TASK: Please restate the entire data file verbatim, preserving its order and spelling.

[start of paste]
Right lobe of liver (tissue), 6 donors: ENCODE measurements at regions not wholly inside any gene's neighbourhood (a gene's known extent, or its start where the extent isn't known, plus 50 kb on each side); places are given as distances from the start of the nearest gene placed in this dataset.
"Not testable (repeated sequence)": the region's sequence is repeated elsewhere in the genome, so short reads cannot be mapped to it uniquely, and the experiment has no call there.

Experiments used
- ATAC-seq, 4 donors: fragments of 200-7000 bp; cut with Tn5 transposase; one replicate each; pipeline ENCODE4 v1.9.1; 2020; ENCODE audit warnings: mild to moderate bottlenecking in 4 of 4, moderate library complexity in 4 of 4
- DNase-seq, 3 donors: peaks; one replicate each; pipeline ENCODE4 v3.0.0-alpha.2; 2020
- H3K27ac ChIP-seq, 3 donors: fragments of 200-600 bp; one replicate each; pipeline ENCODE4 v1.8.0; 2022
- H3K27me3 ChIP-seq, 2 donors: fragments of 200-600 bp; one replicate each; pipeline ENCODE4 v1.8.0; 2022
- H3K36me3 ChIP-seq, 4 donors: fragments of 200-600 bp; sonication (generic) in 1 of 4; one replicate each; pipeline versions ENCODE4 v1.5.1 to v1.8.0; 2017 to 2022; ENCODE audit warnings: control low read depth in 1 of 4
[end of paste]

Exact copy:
Right lobe of liver (tissue), 6 donors: ENCODE measurements at regions not wholly inside any gene's neighbourhood (a gene's known extent, or its start where the extent isn't known, plus 50 kb on each side); places are given as distances from the start of the nearest gene placed in this dataset.
"Not testable (repeated sequence)": the region's sequence is repeated elsewhere in the genome, so short reads cannot be mapped to it uniquely, and the experiment has no call there.

Experiments used
- ATAC-seq, 4 donors: fragments of 200-7000 bp; cut with Tn5 transposase; one replicate each; pipeline ENCODE4 v1.9.1; 2020; ENCODE audit warnings: mild to moderate bottlenecking in 4 of 4, moderate library complexity in 4 of 4
- DNase-seq, 3 donors: peaks; one replicate each; pipeline ENCODE4 v3.0.0-alpha.2; 2020
- H3K27ac ChIP-seq, 3 donors: fragments of 200-600 bp; one replicate each; pipeline ENCODE4 v1.8.0; 2022
- H3K27me3 ChIP-seq, 2 donors: fragments of 200-600 bp; one replicate each; pipeline ENCODE4 v1.8.0; 2022
- H3K36me3 ChIP-seq, 4 donors: fragments of 200-600 bp; sonication (generic) in 1 of 4; one replicate each; pipeline versions ENCODE4 v1.5.1 to v1.8.0; 2017 to 2022; ENCODE audit warnings: control low read depth in 1 of 4